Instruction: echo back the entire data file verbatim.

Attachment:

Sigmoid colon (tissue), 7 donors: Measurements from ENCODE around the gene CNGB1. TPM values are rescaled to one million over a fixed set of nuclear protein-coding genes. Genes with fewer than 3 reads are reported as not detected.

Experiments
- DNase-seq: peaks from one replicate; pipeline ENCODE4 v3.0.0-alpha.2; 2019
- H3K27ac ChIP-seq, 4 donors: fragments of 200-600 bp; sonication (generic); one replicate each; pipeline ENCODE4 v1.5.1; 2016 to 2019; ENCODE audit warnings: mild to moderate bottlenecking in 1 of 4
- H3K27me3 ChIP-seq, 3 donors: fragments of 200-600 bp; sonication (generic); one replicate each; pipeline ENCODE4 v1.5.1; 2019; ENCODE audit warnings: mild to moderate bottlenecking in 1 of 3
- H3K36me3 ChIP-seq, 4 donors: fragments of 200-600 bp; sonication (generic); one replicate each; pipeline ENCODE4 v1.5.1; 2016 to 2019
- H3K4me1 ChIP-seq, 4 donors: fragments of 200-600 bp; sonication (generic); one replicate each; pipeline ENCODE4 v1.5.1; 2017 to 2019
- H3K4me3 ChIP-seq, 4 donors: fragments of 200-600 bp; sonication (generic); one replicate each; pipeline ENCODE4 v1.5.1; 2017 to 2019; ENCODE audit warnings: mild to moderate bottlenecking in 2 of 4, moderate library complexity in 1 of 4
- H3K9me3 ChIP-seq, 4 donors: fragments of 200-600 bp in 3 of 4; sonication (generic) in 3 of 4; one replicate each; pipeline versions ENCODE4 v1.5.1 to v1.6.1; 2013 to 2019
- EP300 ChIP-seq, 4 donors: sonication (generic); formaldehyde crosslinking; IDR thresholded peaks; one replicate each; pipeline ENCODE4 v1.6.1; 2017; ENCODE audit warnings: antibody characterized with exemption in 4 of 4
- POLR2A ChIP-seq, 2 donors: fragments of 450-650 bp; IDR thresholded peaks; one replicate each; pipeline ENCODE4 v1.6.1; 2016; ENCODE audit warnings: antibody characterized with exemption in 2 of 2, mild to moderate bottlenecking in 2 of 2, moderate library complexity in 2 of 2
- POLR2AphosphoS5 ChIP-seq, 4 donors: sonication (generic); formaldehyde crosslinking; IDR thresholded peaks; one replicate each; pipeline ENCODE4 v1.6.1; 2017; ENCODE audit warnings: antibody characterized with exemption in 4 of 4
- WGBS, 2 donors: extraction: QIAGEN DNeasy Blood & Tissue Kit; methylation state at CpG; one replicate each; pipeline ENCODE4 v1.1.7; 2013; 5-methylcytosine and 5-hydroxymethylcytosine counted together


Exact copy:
Sigmoid colon (tissue), 7 donors: Measurements from ENCODE around the gene CNGB1. TPM values are rescaled to one million over a fixed set of nuclear protein-coding genes. Genes with fewer than 3 reads are reported as not detected.

Experiments
- DNase-seq: peaks from one replicate; pipeline ENCODE4 v3.0.0-alpha.2; 2019
- H3K27ac ChIP-seq, 4 donors: fragments of 200-600 bp; sonication (generic); one replicate each; pipeline ENCODE4 v1.5.1; 2016 to 2019; ENCODE audit warnings: mild to moderate bottlenecking in 1 of 4
- H3K27me3 ChIP-seq, 3 donors: fragments of 200-600 bp; sonication (generic); one replicate each; pipeline ENCODE4 v1.5.1; 2019; ENCODE audit warnings: mild to moderate bottlenecking in 1 of 3
- H3K36me3 ChIP-seq, 4 donors: fragments of 200-600 bp; sonication (generic); one replicate each; pipeline ENCODE4 v1.5.1; 2016 to 2019
- H3K4me1 ChIP-seq, 4 donors: fragments of 200-600 bp; sonication (generic); one replicate each; pipeline ENCODE4 v1.5.1; 2017 to 2019
- H3K4me3 ChIP-seq, 4 donors: fragments of 200-600 bp; sonication (generic); one replicate each; pipeline ENCODE4 v1.5.1; 2017 to 2019; ENCODE audit warnings: mild to moderate bottlenecking in 2 of 4, moderate library complexity in 1 of 4
- H3K9me3 ChIP-seq, 4 donors: fragments of 200-600 bp in 3 of 4; sonication (generic) in 3 of 4; one replicate each; pipeline versions ENCODE4 v1.5.1 to v1.6.1; 2013 to 2019
- EP300 ChIP-seq, 4 donors: sonication (generic); formaldehyde crosslinking; IDR thresholded peaks; one replicate each; pipeline ENCODE4 v1.6.1; 2017; ENCODE audit warnings: antibody characterized with exemption in 4 of 4
- POLR2A ChIP-seq, 2 donors: fragments of 450-650 bp; IDR thresholded peaks; one replicate each; pipeline ENCODE4 v1.6.1; 2016; ENCODE audit warnings: antibody characterized with exemption in 2 of 2, mild to moderate bottlenecking in 2 of 2, moderate library complexity in 2 of 2
- POLR2AphosphoS5 ChIP-seq, 4 donors: sonication (generic); formaldehyde crosslinking; IDR thresholded peaks; one replicate each; pipeline ENCODE4 v1.6.1; 2017; ENCODE audit warnings: antibody characterized with exemption in 4 of 4
- WGBS, 2 donors: extraction: QIAGEN DNeasy Blood & Tissue Kit; methylation state at CpG; one replicate each; pipeline ENCODE4 v1.1.7; 2013; 5-methylcytosine and 5-hydroxymethylcytosine counted together